From an investor perspective, you'll ask about it, and this is certainly part of the due diligence. I think what you're more focused on as an investor is the team. This team here, are they going to be able to stick with it when things get tough? When the market changes on them, are they going to be able to shift?
Because you're almost guaranteed that the business plan you see today will be different tomorrow. Guarantee you and they know that too. So they're looking at the composition for the team, not just the skill sets, but also your mental stamina, your emotional stamina. Can you stick with it?
So you're looking at that, you're also looking for some track record. Are these people have a track record of exiting and building companies that bring value to their investors?
You're also looking at a more macro scale. Investors often invest in certain sectors and they go with it. A lot of people looking at venture investing from the outside. You think, venture investing is about taking risks. So venture capitalists should be very good at looking at risk and taking risk. But I tell you the opposite is true. Venture capitalists often have a very much herd mentality.
This is why you see certain companies with very high valuations because everybody's going after the hot deal because even if a hot deal fails, you're not to get blamed for it because you know everybody else went for it. Actually, venture is a bit of a herd mentality which is why sectors are important. These sectors go up and down.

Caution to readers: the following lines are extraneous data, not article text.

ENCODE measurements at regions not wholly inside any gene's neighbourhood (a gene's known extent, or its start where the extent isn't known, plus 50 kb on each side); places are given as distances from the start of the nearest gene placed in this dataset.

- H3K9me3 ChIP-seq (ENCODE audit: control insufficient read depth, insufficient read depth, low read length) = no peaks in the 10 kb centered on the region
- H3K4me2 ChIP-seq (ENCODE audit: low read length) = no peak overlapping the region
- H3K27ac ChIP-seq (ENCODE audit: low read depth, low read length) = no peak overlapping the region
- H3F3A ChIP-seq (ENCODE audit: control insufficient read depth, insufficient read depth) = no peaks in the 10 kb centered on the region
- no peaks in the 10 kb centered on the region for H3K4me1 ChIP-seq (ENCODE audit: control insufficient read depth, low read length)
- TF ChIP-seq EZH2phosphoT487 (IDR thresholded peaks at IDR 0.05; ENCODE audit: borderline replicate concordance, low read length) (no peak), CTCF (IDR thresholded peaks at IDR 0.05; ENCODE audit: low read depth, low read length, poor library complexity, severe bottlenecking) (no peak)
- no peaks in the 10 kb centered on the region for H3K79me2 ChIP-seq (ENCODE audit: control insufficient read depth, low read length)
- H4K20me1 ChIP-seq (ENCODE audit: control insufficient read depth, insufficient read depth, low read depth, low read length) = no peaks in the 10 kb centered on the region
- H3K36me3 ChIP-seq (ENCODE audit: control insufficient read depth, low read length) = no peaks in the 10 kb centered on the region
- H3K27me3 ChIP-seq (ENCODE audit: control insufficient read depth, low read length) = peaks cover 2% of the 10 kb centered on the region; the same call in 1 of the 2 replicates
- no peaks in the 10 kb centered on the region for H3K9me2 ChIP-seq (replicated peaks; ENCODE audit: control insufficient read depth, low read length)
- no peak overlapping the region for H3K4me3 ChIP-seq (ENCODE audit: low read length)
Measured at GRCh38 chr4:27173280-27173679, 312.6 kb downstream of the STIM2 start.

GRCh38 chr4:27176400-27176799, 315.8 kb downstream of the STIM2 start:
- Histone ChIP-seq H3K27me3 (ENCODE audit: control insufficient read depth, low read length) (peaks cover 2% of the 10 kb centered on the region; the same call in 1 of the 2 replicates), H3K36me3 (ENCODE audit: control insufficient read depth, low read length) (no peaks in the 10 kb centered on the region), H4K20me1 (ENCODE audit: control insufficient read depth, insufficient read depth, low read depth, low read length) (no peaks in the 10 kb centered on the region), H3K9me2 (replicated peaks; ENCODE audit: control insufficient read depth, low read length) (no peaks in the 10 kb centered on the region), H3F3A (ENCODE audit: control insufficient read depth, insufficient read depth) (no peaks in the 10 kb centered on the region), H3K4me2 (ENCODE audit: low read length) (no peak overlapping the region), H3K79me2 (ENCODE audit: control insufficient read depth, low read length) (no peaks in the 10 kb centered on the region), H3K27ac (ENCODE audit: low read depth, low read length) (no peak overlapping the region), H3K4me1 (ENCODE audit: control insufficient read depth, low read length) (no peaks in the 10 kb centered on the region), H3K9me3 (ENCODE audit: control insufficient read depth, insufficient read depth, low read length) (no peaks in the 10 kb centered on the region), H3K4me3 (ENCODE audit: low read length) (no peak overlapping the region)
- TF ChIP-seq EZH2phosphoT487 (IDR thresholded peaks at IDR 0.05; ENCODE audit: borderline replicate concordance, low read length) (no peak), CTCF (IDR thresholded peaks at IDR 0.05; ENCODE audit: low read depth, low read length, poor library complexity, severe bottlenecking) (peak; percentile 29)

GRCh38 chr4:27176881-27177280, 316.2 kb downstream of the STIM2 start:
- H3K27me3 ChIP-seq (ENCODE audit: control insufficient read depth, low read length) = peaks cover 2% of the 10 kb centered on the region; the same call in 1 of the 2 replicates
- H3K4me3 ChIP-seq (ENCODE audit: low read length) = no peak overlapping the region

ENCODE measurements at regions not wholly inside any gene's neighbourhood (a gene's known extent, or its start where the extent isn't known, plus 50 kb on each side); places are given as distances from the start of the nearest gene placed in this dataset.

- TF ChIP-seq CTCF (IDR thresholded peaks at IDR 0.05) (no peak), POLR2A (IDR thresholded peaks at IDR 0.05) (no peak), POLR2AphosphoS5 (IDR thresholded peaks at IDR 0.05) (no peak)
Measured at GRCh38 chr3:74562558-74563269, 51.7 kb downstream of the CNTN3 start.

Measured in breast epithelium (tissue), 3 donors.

When we were doing Rokid early on, we were very much in the artificial intelligence space. Back then, it was starting to get hot in China but not elsewhere. But now, AI as a topic, as a domain, it's very high.
For our startups looking for investments, you need to position yourself in the right domain. Sometimes this is not just about what you're actually doing, but also about packaging. So you're doing big data and some people think big data is now AI. From that perspective, what's the macro level transit? Are you part of that trend? Because from a venture perspective, we’re looking for the big, the big one.
You’ve focused your investments on IoT or Smart Home tech. Where do you see these industries in the next 5 - 10 years?
Dan Wong: This is a very interesting period of time to be in technology. You might notice that now there are a lot more new product categories coming to the market and I'm talking specifically about consumer electronics.
A couple years ago, if you look at the landscape, it's pretty standard - you have phones and tablets and computers. Right now, you have wearables, you have drones, you have robots, you have smart speakers. You have a whole host of different things. You have self-driving cars!